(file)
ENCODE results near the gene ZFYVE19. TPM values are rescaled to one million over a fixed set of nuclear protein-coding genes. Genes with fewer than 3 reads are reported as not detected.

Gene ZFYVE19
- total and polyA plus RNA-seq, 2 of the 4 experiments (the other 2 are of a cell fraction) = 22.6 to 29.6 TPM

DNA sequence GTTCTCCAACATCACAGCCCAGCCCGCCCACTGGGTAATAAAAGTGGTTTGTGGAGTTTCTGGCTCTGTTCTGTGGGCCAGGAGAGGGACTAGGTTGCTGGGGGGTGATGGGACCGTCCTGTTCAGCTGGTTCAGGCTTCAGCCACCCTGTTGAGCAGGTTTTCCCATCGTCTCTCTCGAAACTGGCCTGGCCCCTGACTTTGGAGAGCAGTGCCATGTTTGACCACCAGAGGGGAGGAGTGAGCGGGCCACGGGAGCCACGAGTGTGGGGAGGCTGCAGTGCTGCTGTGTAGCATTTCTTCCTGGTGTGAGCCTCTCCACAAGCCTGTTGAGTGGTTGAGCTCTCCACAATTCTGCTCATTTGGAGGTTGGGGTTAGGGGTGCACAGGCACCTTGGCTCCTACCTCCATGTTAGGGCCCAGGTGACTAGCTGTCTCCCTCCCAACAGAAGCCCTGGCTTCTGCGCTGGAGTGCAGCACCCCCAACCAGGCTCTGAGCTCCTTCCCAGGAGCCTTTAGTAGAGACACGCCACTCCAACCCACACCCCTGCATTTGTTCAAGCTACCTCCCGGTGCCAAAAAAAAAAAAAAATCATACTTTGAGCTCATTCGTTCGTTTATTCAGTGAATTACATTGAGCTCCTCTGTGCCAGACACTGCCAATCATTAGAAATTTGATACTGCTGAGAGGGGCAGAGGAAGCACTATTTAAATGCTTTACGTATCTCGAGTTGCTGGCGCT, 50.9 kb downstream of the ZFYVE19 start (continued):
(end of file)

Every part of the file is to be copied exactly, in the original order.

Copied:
ENCODE results near the gene ZFYVE19. TPM values are rescaled to one million over a fixed set of nuclear protein-coding genes. Genes with fewer than 3 reads are reported as not detected.

Gene ZFYVE19
- total and polyA plus RNA-seq, 2 of the 4 experiments (the other 2 are of a cell fraction) = 22.6 to 29.6 TPM

DNA sequence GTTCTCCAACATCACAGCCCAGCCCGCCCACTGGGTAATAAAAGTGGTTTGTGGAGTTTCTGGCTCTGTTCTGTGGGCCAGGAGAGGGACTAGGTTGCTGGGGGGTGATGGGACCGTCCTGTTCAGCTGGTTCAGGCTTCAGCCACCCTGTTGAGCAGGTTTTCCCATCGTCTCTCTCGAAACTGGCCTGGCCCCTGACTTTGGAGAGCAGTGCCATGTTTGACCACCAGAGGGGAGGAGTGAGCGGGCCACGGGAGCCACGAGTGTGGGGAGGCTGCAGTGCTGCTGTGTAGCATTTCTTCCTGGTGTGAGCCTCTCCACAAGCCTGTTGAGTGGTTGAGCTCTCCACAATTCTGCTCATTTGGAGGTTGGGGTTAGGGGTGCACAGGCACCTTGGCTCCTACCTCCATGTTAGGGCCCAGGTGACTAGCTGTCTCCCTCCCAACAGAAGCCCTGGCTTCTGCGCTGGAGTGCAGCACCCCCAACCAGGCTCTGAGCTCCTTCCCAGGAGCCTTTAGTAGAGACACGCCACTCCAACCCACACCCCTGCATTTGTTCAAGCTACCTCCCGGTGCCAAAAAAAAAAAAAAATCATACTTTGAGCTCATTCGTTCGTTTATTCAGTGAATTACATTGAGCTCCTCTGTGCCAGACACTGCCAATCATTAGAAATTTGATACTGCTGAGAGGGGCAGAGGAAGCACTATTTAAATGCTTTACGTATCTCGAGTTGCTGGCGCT, 50.9 kb downstream of the ZFYVE19 start (continued):